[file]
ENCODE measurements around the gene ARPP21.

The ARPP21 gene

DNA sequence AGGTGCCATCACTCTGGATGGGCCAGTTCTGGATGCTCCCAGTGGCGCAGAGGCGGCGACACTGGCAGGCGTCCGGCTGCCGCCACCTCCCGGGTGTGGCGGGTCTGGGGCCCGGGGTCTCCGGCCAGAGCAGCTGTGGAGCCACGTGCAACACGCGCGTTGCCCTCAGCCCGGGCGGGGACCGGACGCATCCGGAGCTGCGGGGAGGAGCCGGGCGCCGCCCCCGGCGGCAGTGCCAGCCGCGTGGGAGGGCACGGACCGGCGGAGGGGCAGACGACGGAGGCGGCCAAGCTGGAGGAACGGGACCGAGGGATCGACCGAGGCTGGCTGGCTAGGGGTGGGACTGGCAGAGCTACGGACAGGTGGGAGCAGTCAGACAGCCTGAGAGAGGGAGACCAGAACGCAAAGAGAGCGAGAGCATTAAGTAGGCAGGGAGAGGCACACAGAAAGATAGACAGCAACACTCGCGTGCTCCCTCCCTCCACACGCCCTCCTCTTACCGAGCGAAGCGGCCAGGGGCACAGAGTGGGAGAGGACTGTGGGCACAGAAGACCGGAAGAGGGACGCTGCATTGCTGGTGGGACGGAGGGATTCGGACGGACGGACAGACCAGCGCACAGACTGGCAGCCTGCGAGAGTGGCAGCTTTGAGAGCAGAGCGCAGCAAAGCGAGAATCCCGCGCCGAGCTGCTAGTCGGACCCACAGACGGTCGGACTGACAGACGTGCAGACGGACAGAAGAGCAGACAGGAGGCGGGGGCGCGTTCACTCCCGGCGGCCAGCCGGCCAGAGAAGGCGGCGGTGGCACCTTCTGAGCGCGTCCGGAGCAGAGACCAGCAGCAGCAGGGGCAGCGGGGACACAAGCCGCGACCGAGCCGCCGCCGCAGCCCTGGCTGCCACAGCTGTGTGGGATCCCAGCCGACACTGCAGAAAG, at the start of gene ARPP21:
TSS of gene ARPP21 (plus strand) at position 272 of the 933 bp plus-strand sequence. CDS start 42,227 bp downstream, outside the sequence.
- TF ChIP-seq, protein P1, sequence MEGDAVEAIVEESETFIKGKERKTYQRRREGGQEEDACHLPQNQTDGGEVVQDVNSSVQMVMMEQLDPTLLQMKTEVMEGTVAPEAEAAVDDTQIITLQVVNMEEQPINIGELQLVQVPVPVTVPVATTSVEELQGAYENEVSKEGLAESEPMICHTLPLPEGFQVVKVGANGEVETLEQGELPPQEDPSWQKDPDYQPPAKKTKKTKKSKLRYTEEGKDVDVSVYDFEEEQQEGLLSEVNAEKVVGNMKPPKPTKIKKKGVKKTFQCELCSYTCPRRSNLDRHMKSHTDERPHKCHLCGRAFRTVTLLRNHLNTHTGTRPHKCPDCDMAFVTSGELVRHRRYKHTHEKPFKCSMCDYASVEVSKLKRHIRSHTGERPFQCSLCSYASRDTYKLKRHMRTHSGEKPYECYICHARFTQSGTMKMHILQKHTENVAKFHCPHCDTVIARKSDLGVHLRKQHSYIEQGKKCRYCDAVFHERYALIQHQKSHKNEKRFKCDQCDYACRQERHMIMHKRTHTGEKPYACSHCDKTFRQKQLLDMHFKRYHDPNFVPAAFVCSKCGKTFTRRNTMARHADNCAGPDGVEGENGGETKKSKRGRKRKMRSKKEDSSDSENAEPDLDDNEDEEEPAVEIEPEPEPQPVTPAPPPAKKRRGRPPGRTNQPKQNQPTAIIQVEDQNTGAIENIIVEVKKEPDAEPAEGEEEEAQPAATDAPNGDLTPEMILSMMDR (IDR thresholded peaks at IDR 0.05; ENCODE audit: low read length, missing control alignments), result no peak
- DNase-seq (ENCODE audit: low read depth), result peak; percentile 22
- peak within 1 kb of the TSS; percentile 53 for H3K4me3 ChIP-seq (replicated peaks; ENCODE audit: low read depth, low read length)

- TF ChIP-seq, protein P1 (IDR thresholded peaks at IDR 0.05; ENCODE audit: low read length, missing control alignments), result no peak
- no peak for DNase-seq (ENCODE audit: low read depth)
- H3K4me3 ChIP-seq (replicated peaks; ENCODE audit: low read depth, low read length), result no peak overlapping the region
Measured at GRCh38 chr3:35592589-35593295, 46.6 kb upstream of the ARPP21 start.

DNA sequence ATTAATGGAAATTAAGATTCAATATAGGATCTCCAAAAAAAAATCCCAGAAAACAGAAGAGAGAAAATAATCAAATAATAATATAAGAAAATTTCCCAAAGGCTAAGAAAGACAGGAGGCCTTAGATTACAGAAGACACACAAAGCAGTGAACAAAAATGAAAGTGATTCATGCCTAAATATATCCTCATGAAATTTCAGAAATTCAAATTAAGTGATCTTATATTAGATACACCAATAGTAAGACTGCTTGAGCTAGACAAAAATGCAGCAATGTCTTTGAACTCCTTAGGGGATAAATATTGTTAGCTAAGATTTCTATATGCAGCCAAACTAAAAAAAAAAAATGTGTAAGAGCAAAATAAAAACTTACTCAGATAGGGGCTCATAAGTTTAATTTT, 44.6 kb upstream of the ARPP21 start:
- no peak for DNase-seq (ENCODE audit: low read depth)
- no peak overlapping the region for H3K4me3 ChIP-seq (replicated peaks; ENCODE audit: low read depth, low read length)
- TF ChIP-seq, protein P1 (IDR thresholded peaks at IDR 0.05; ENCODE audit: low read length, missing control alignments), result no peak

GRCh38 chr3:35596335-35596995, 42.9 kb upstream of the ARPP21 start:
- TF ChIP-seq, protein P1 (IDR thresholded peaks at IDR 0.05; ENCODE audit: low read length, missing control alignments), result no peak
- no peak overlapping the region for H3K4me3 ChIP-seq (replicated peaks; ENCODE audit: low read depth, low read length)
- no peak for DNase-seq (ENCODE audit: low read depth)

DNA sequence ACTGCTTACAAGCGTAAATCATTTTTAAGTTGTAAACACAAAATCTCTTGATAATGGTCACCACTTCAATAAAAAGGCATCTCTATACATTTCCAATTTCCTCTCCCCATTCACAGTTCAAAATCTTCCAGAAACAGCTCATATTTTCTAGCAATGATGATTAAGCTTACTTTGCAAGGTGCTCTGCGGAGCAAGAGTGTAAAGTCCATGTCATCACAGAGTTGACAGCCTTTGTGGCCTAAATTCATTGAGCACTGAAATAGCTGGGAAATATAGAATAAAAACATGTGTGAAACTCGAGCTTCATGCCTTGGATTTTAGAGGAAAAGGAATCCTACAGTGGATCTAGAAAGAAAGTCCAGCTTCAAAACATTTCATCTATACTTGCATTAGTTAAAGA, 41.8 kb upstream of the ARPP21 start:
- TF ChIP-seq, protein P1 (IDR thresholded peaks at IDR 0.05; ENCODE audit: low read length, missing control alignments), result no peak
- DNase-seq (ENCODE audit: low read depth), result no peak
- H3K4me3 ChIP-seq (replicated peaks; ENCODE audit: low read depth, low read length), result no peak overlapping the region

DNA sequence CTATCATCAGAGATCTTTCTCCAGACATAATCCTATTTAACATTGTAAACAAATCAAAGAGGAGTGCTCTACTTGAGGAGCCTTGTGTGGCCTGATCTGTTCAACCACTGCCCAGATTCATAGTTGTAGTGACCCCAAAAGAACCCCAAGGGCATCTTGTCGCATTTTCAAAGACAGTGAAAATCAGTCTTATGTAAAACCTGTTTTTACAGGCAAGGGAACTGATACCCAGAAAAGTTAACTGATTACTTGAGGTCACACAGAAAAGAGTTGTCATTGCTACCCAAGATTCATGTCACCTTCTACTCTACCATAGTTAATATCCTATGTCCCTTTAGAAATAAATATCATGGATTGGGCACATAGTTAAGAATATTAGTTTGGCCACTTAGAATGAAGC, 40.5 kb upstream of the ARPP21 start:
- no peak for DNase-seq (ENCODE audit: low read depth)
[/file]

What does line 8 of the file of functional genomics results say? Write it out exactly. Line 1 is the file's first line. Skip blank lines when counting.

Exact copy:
- TF ChIP-seq, protein P1 (IDR thresholded peaks at IDR 0.05; ENCODE audit: low read length, missing control alignments), result no peak